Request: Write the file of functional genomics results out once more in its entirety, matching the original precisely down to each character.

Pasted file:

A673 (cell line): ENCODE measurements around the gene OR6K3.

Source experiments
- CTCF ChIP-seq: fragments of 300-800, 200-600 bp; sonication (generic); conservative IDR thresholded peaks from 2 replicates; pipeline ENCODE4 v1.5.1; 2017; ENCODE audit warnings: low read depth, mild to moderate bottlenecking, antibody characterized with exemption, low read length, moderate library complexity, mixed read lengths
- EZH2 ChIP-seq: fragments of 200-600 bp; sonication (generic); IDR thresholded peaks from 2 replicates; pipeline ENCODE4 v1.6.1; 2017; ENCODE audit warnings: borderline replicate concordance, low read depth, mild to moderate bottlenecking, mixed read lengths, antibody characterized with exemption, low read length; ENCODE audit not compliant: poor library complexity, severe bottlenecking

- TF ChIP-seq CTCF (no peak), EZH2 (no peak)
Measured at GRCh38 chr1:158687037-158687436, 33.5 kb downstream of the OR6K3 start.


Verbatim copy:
A673 (cell line): ENCODE measurements around the gene OR6K3.

Source experiments
- CTCF ChIP-seq: fragments of 300-800, 200-600 bp; sonication (generic); conservative IDR thresholded peaks from 2 replicates; pipeline ENCODE4 v1.5.1; 2017; ENCODE audit warnings: low read depth, mild to moderate bottlenecking, antibody characterized with exemption, low read length, moderate library complexity, mixed read lengths
- EZH2 ChIP-seq: fragments of 200-600 bp; sonication (generic); IDR thresholded peaks from 2 replicates; pipeline ENCODE4 v1.6.1; 2017; ENCODE audit warnings: borderline replicate concordance, low read depth, mild to moderate bottlenecking, mixed read lengths, antibody characterized with exemption, low read length; ENCODE audit not compliant: poor library complexity, severe bottlenecking

- TF ChIP-seq CTCF (no peak), EZH2 (no peak)
Measured at GRCh38 chr1:158687037-158687436, 33.5 kb downstream of the OR6K3 start.